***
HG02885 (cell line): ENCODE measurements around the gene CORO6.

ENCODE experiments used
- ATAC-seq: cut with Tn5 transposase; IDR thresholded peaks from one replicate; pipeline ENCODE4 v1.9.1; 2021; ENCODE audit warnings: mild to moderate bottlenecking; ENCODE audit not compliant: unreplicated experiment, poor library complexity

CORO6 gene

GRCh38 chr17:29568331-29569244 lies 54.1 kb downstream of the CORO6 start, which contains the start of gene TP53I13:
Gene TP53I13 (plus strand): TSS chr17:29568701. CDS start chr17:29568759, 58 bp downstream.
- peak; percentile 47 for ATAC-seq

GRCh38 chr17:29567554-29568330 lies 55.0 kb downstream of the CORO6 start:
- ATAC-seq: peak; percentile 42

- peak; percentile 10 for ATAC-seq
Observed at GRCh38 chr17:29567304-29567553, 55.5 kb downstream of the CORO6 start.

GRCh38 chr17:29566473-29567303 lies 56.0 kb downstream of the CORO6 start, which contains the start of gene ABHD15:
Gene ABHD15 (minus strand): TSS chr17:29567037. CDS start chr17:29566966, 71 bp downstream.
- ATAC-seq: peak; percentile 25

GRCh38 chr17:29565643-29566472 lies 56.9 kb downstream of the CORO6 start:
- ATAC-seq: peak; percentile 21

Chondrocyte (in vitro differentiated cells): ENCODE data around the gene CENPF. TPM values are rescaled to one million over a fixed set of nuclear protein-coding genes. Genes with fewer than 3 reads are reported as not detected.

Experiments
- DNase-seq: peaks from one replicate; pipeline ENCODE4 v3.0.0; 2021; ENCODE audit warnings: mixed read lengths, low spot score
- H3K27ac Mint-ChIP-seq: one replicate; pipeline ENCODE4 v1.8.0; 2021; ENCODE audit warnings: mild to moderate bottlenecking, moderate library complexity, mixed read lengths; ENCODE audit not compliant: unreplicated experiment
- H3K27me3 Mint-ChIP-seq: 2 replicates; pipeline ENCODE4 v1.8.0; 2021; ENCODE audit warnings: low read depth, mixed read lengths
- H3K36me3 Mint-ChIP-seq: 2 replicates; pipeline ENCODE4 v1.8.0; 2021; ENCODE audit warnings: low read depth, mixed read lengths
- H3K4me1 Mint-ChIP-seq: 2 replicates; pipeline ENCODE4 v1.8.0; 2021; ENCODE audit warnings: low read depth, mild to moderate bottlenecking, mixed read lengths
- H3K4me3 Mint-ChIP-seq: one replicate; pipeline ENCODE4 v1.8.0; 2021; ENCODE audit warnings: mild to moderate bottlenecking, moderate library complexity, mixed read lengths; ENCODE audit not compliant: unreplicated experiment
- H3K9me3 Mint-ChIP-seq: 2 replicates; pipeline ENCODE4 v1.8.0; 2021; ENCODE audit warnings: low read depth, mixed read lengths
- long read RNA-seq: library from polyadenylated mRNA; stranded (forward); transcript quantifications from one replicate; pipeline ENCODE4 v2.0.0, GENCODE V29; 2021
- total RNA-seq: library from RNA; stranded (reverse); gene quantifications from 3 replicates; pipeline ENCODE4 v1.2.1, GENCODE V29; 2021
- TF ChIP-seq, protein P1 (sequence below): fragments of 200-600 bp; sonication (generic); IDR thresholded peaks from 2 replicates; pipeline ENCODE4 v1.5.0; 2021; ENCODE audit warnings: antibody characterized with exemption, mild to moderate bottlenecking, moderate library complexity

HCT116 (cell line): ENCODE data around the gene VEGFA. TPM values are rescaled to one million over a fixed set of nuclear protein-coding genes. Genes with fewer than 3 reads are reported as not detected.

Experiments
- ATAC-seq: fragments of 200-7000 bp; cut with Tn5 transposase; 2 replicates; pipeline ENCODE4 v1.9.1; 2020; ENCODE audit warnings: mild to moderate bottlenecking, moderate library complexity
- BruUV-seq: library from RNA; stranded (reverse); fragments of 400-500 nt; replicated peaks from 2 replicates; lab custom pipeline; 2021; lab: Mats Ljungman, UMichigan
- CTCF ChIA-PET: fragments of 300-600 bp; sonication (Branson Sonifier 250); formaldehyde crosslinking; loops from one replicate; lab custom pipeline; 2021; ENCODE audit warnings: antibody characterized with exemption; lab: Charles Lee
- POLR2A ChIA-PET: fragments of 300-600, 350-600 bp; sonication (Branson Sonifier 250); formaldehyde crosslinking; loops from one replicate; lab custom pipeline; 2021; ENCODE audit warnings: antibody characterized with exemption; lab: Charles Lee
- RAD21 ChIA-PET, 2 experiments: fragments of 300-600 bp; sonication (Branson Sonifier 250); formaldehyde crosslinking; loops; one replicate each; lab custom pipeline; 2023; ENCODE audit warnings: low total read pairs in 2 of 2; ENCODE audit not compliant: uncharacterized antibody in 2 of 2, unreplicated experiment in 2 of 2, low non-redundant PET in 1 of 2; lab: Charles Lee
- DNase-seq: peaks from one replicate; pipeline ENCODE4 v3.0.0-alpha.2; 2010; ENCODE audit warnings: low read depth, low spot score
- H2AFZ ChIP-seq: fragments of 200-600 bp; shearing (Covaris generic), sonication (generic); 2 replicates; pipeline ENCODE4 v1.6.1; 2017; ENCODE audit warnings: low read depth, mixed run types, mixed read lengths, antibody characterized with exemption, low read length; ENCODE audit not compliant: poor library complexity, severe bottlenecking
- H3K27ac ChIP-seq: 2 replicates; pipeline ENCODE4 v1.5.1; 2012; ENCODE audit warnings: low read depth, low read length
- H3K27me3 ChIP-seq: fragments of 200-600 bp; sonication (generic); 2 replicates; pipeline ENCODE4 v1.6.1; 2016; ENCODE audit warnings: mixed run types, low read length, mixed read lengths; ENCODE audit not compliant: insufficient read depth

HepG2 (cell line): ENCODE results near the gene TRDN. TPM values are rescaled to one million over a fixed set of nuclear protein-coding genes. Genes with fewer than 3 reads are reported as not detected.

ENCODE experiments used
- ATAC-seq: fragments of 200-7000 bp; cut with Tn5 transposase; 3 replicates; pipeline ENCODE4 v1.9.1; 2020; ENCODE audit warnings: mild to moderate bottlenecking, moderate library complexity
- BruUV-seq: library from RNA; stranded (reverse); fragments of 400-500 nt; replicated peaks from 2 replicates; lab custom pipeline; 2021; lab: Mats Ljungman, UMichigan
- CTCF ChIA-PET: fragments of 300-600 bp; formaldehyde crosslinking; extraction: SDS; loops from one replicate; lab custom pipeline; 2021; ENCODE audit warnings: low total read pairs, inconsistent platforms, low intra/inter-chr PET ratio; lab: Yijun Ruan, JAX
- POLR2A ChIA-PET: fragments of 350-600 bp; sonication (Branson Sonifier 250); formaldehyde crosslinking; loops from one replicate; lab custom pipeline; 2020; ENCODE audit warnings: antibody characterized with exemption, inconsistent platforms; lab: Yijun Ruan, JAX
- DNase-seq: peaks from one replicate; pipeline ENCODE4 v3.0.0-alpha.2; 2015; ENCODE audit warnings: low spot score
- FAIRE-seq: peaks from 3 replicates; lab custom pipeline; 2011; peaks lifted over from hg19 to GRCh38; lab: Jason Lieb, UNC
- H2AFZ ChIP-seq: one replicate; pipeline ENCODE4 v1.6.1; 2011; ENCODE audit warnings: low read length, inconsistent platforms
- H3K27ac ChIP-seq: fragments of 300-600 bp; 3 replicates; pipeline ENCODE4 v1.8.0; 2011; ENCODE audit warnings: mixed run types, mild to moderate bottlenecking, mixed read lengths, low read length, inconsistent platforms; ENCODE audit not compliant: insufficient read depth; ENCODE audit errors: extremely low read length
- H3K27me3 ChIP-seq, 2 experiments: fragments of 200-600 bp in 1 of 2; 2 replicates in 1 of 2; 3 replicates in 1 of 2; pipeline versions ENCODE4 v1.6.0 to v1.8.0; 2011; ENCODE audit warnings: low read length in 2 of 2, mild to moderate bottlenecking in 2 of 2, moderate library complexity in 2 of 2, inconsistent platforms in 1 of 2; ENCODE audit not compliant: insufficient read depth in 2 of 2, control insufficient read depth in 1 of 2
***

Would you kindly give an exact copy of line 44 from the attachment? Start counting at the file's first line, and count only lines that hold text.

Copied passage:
- CTCF ChIA-PET: fragments of 300-600 bp; formaldehyde crosslinking; extraction: SDS; loops from one replicate; lab custom pipeline; 2021; ENCODE audit warnings: low total read pairs, inconsistent platforms, low intra/inter-chr PET ratio; lab: Yijun Ruan, JAX